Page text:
The Secret of the India Orchid by Nancy Campbell Allen

This title may be purchased from Amazon

Anthony Blake is in love with his best friend’s sister, Sophia Elliot. But his plans to court her are put on hold when he is forced to resume his role as an undercover spy for the Crown. A secret document listing the names of the entire network of British spies-including his own-has been stolen. To protect Sophia, Anthony cuts off all ties to her and exchanges his life as an honorable earl for the façade of a flirtatious playboy.

Heartbroken and confused, Sophia travels to India, hoping to find healing in one of the most exotic regions of the British Empire. But the exotic land isn’t as restful as she had hoped. Instead, she finds herself embroiled in a mystery of a missing sea captain, a possible murder, and a plot that could involve the prince of India. And when Anthony appears at the British Residency, asking questions and keeping his distance from her, she is stunned.

She still loves him, and, in her heart, she knows he loves her too. But how can she rebuild her relationship with him if he won’t confide in her? Does she dare offer her heart to him a second time, or will their love be lost under the India sun?

Rating: D+

Nancy Campbell Allen’s The Secret of the India Orchid appealed to me for a couple of reasons. Firstly, much as I enjoy historical romances set in Europe, I’m always happy to see ones sent in more far-flung locations; and secondly, the premise of a dashing spy forced to conceal his true nature and purpose beneath the façade of a wastrel in order to protect his nearest and dearest is a trope that I enjoy when done well. Sadly, however, neither of those elements is particularly well-executed, and, together with weak characterisation and poor plotting, made for a plodding, insipid read overall.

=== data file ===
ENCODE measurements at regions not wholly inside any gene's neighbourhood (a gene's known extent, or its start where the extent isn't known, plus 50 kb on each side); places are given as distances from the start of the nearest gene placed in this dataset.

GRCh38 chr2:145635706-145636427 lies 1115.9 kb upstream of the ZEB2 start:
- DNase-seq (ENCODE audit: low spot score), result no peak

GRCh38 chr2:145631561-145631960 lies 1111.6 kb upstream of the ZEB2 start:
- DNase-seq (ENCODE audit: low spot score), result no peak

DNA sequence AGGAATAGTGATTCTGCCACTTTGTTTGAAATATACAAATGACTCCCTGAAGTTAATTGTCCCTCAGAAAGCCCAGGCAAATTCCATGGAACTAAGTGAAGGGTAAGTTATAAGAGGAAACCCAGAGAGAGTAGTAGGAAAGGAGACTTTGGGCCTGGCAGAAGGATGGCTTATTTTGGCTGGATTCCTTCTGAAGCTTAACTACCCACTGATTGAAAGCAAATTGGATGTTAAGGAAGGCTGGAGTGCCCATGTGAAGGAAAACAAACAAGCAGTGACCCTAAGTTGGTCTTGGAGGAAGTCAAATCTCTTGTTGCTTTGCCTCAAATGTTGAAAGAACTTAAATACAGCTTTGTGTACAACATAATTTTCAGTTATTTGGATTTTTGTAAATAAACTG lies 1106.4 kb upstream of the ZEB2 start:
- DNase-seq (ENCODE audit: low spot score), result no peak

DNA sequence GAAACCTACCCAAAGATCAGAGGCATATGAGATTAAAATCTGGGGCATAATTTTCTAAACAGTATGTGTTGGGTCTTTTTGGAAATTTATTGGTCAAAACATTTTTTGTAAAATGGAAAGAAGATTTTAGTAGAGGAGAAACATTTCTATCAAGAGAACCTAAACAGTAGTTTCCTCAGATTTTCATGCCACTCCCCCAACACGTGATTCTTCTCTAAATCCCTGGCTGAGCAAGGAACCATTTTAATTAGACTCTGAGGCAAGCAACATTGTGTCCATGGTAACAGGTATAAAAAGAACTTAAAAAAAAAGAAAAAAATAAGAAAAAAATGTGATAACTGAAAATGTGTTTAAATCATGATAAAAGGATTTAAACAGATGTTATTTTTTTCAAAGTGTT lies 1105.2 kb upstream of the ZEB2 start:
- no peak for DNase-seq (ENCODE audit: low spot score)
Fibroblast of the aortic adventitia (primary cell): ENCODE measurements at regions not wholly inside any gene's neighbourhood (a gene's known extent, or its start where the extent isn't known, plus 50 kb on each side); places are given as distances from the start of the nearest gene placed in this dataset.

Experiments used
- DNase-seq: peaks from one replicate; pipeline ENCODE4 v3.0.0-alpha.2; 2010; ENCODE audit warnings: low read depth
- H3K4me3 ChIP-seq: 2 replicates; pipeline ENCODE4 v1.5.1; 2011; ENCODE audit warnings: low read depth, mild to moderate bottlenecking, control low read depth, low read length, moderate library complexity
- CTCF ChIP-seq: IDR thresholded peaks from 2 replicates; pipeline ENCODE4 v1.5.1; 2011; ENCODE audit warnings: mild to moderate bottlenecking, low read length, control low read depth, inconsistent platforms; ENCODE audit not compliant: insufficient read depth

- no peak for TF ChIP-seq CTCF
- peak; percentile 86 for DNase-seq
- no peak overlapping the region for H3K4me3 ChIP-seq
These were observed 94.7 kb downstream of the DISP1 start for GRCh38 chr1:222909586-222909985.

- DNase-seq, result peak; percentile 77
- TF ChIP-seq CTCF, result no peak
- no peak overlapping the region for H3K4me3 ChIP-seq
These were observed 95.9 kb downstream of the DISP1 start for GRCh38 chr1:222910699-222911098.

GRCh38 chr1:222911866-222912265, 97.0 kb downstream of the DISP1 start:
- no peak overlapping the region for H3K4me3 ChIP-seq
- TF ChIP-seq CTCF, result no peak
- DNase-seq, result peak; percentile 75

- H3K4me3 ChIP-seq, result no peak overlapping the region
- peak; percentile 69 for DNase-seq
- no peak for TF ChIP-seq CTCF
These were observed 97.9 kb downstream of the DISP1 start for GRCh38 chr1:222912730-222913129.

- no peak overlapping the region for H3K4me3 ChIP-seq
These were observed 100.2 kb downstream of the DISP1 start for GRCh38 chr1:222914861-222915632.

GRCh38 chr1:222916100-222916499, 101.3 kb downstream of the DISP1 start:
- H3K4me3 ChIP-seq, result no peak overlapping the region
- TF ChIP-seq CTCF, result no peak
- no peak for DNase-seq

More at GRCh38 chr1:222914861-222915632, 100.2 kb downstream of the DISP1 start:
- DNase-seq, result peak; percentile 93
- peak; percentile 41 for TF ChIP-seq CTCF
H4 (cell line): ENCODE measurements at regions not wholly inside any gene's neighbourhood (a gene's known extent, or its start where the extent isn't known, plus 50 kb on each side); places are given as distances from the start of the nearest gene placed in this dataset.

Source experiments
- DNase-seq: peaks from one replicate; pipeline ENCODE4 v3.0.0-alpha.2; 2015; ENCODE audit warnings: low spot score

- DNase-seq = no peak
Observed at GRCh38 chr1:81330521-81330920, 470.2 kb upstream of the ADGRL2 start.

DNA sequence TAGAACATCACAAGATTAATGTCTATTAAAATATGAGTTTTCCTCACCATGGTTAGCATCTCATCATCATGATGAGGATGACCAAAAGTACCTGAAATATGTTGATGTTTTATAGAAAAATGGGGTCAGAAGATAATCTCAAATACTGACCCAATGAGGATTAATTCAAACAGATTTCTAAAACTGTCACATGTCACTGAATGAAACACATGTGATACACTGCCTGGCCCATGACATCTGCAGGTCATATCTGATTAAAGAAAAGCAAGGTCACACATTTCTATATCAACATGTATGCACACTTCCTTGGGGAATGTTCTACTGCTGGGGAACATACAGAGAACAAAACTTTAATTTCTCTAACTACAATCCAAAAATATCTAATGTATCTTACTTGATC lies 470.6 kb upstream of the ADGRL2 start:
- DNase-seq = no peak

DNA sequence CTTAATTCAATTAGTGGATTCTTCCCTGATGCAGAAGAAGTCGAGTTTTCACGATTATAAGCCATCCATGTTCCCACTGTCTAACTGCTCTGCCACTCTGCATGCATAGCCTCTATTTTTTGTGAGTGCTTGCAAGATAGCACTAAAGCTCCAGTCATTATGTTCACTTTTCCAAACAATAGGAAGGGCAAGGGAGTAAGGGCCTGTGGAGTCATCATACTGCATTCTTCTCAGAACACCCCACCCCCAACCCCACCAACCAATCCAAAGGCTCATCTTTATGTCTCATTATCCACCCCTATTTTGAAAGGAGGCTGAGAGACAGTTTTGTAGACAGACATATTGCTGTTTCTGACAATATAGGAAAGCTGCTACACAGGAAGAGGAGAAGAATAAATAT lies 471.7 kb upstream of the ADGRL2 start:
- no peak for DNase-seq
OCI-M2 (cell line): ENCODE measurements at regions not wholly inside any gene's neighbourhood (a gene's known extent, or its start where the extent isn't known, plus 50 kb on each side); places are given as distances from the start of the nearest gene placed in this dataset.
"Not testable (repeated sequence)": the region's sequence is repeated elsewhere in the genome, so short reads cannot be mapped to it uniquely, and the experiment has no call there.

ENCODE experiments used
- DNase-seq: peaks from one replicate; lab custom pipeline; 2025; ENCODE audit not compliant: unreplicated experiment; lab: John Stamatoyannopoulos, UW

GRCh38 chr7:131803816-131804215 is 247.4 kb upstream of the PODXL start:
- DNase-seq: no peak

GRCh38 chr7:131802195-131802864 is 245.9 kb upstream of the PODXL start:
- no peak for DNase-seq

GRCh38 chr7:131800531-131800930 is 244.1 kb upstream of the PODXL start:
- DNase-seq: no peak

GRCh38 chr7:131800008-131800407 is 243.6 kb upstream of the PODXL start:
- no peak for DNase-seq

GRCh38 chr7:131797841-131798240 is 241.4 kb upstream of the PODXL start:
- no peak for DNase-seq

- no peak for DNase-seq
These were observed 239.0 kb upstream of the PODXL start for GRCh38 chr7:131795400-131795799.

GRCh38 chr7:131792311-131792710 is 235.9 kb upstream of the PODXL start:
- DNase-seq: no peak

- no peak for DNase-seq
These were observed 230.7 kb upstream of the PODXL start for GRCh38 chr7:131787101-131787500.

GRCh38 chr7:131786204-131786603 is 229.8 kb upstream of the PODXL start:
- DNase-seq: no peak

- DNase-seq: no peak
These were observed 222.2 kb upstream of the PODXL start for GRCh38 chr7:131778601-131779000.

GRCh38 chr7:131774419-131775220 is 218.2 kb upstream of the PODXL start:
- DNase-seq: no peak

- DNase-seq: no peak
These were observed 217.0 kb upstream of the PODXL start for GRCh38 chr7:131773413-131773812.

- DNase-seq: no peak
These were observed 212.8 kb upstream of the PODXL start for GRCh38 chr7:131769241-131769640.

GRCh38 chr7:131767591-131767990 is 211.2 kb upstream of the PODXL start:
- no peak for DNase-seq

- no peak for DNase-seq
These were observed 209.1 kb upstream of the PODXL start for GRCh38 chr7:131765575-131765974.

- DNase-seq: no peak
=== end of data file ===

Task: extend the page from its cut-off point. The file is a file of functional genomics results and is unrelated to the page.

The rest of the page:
Anthony Blake, Earl of Wilshire has been in love with his best friend’s sister, Sophia Elliot, for some time and is about to ask for permission to court her when his former boss and spymaster, Lord Braxton tells him that he must undertake one, last mission. Anthony, who was relieved to get out of the spying game a couple of years earlier upon assuming his title, is not best pleased at being drafted back into service, but when Braxton tells him of the theft of the Janus Document – which contains sensitive information about British agents, their families, their habits and every aspect of their lives, any of which could potentially be used as leverage against them – Anthony reluctantly agrees to retrieve it.

Two years later, still heartbroken over Anthony’s sudden departure and wanting to get away from her memories of him in England, Sophia lands in India, intending to spend some time there under the sponsorship of Lady Pilkington. She is, however, destined not to be able to use distance to lessen her attachment to Anthony because he’s recently arrived in Bombay on the next leg of his tour of carefree fun and frolic (as she thinks), and in reality still on the trail of the Janus Document. All Braxton could tell him about the theft was that he believed it had been perpetrated by someone who worked for him, Harold Miller. Anthony has received word that Miller’s uncle, a sea captain, is a guest of the Pilkington’s, hence his presence in Bombay. He believes the nephew may have passed the document to Captain Miller and intends to meet with him and interrogate him, but before he can do so, the captain is murdered and the contents of Lord Pilkington’s safe mysteriously disappear.

You can read the rest of this review at All About Romance.

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